Then February happened. You all know what happens next. The pandemic hit and I started my site. We’re still good at this point though. Then March, April, May, June came and things got, well, loud. You know what I’m talking about in the midst of the pandemic, thoughts on masking and faith, racism, the election, and everything in between. Voices, circumstances, losses, people, threats, backlash, the US got loud. I remember telling a friend, “I just don’t feel like I can hear Him anymore. I don’t feel courageous at all!”. So I made a decision in the summer (out of desperation, not a holier-than-thou-look-at-me attitude). The louder the world got, the quieter I needed to be to hear the Voice that mattered. So, I started reading the Bible beginning in Genesis with no goal of finishing at a certain time and didn’t tell anyone about it. I just wanted to hear His voice (and gain courage, although I didn’t know that’s what was happening at the time while I was reading).
- I read about a spirit hovering over chaos and transforming that into order.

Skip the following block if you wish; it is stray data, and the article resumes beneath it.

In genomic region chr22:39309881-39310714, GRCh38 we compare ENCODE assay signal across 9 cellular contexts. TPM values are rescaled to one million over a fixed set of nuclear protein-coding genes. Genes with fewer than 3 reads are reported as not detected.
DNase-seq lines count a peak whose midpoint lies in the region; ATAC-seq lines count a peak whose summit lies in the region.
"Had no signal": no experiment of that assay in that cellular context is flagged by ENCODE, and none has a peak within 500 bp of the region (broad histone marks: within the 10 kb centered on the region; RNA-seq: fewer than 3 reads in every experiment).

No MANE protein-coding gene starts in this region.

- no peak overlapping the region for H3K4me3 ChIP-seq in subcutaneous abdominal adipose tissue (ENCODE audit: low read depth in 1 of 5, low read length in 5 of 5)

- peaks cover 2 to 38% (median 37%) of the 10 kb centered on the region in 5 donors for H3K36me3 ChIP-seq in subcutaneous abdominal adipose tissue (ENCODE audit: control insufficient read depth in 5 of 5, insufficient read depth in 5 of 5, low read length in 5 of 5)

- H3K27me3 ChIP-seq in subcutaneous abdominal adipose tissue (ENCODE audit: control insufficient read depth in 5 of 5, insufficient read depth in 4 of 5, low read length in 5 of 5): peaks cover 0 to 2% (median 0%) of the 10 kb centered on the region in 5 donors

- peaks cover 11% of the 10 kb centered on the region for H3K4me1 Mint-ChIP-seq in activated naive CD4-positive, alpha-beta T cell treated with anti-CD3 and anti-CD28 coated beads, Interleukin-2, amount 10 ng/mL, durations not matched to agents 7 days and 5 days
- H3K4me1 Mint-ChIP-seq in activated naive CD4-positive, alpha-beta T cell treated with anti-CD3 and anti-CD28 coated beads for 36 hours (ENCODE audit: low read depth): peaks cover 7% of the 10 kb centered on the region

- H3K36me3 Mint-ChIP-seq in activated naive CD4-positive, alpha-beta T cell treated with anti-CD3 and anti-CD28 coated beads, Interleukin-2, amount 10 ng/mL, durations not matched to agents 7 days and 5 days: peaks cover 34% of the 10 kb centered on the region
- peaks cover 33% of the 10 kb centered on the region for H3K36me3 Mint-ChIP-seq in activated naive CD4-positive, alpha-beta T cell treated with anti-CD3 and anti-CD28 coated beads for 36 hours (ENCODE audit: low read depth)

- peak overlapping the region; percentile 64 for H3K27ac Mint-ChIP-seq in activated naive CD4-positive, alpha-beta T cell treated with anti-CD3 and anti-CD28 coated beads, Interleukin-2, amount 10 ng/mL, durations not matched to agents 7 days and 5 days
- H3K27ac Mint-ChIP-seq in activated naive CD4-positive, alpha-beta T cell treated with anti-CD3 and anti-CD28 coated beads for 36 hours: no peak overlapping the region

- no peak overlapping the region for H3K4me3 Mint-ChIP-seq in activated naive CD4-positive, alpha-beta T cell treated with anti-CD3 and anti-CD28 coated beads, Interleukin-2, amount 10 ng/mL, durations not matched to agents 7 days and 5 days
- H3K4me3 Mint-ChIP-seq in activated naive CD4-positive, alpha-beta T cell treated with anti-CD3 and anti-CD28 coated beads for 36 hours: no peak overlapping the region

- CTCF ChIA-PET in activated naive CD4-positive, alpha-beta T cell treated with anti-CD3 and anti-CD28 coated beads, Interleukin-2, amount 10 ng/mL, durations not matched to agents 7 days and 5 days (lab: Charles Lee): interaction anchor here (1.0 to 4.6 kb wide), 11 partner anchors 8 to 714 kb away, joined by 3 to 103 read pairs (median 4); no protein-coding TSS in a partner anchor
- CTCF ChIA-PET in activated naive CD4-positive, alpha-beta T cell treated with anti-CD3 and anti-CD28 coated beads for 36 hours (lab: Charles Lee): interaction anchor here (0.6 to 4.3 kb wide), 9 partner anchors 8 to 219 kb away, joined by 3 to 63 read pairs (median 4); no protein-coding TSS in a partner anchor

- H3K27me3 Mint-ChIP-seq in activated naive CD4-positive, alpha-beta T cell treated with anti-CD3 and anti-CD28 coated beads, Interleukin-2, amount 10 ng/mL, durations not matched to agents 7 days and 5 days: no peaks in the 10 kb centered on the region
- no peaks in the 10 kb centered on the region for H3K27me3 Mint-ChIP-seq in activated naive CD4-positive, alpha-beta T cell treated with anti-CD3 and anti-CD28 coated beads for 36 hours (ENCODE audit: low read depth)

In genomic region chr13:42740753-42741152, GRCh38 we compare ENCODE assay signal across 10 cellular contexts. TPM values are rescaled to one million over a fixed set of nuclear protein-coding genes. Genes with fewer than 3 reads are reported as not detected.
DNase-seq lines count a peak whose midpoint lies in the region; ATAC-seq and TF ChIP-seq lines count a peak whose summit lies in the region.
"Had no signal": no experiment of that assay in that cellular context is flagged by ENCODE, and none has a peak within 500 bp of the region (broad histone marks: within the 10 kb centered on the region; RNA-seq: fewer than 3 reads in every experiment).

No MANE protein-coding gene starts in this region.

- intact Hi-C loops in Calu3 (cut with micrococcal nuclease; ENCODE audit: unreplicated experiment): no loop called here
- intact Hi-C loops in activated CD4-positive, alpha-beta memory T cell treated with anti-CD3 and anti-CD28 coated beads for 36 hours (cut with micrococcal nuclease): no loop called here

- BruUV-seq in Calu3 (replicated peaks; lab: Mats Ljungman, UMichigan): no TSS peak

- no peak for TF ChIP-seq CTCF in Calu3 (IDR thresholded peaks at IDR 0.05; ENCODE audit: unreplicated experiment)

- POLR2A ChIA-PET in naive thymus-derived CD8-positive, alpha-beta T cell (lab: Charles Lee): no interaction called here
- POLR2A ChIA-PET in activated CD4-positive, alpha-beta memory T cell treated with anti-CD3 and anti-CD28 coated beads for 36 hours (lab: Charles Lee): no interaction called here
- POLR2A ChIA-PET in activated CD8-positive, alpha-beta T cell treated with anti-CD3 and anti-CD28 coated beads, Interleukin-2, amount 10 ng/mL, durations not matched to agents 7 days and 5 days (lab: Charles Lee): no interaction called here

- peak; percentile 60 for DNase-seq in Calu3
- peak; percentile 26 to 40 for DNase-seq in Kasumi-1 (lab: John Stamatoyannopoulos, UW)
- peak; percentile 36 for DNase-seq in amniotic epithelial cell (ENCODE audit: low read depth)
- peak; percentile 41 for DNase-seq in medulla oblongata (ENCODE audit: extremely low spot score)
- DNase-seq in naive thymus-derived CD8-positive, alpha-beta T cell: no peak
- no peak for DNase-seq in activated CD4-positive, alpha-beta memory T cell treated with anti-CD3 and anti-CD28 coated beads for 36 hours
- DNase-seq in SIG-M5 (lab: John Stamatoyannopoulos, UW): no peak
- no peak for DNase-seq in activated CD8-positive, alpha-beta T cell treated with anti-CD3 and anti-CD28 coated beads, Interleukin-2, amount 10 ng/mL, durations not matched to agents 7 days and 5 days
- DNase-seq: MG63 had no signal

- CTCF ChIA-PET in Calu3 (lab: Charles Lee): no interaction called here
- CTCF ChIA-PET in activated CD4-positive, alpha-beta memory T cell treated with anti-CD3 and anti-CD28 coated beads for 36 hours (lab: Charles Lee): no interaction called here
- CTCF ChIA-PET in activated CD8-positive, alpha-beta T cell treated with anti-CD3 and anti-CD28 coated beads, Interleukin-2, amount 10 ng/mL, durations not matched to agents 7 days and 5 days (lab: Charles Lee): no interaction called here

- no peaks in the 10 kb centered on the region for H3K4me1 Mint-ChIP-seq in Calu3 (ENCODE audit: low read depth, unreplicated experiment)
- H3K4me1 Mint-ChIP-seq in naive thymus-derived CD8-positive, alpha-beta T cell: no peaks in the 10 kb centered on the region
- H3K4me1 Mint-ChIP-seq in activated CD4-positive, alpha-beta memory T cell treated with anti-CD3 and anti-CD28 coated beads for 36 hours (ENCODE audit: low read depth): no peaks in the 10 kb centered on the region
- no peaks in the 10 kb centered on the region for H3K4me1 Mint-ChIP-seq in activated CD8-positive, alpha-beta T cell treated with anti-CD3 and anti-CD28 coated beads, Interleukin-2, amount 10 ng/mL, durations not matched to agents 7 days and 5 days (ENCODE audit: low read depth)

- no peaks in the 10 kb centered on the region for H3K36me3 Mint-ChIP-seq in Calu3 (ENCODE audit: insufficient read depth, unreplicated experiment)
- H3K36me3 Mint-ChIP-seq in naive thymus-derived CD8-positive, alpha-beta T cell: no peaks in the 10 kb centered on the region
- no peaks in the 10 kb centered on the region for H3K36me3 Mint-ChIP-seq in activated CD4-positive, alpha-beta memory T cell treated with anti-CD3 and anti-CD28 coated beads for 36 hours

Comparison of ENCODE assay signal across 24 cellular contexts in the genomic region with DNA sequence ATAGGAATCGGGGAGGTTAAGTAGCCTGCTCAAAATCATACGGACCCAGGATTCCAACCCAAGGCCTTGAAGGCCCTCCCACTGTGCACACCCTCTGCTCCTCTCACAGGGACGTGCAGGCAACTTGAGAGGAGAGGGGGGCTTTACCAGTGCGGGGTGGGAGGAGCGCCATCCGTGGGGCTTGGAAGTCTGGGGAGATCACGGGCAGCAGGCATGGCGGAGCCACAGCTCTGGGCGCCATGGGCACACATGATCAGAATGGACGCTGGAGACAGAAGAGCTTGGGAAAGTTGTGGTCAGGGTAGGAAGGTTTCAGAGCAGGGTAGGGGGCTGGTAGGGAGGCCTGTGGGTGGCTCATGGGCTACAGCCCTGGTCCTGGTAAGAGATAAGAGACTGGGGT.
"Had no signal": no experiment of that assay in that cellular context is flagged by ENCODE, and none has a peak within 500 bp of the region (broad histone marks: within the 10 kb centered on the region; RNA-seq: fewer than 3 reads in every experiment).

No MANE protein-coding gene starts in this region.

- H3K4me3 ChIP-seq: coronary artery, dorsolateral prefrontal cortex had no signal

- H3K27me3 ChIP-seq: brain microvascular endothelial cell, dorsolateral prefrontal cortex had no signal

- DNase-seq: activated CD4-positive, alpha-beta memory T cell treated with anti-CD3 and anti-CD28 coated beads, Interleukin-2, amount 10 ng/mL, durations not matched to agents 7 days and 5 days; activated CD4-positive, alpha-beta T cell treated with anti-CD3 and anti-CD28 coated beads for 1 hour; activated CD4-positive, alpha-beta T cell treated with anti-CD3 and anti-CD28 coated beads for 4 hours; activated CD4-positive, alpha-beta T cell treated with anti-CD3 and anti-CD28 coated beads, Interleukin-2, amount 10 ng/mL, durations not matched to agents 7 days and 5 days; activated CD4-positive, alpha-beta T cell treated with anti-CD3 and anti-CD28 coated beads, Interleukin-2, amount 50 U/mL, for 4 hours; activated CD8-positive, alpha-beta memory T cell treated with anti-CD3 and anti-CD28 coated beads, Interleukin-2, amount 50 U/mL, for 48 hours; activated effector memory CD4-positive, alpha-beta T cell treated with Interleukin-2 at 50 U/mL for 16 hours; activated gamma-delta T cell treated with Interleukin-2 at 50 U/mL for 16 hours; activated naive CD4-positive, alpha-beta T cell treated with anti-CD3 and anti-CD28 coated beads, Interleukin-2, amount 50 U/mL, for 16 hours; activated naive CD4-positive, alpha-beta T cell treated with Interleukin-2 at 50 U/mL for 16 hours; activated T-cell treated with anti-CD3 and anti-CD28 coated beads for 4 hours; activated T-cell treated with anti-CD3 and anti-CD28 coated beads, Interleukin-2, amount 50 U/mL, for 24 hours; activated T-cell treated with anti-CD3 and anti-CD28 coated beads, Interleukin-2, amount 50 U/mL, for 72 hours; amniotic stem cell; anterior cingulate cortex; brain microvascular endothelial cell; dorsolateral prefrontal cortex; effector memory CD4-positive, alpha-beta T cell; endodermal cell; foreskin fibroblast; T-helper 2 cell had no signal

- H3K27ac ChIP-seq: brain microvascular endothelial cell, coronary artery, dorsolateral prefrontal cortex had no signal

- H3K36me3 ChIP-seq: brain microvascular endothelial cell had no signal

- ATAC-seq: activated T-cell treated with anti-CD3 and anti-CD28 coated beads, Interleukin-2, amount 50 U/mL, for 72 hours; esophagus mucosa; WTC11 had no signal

- I read about the quietness of promises made to the father of nations at night with the stars. About bold obedience in the midst of those promises.
- I read about the great exodus into a promised land with daily provision through manna and miracles. About shoes that never wore out and the tent of meeting (side note – wouldn’t you want to be like Joshua and be there hanging outside the door. Just me?). About a rock to hide in while proclamations of mercy, grace, abounding and steadfast love passed by.
- I was reminded how he makes water in the desert in Numbers, led with clouds and fire in Deuteronomy, and the beautiful, ancient, and holy disciplines in Leviticus. I heard the directions of the Sabbath, the provisions for the poor and sojourners, and the commandments of loving our neighbors.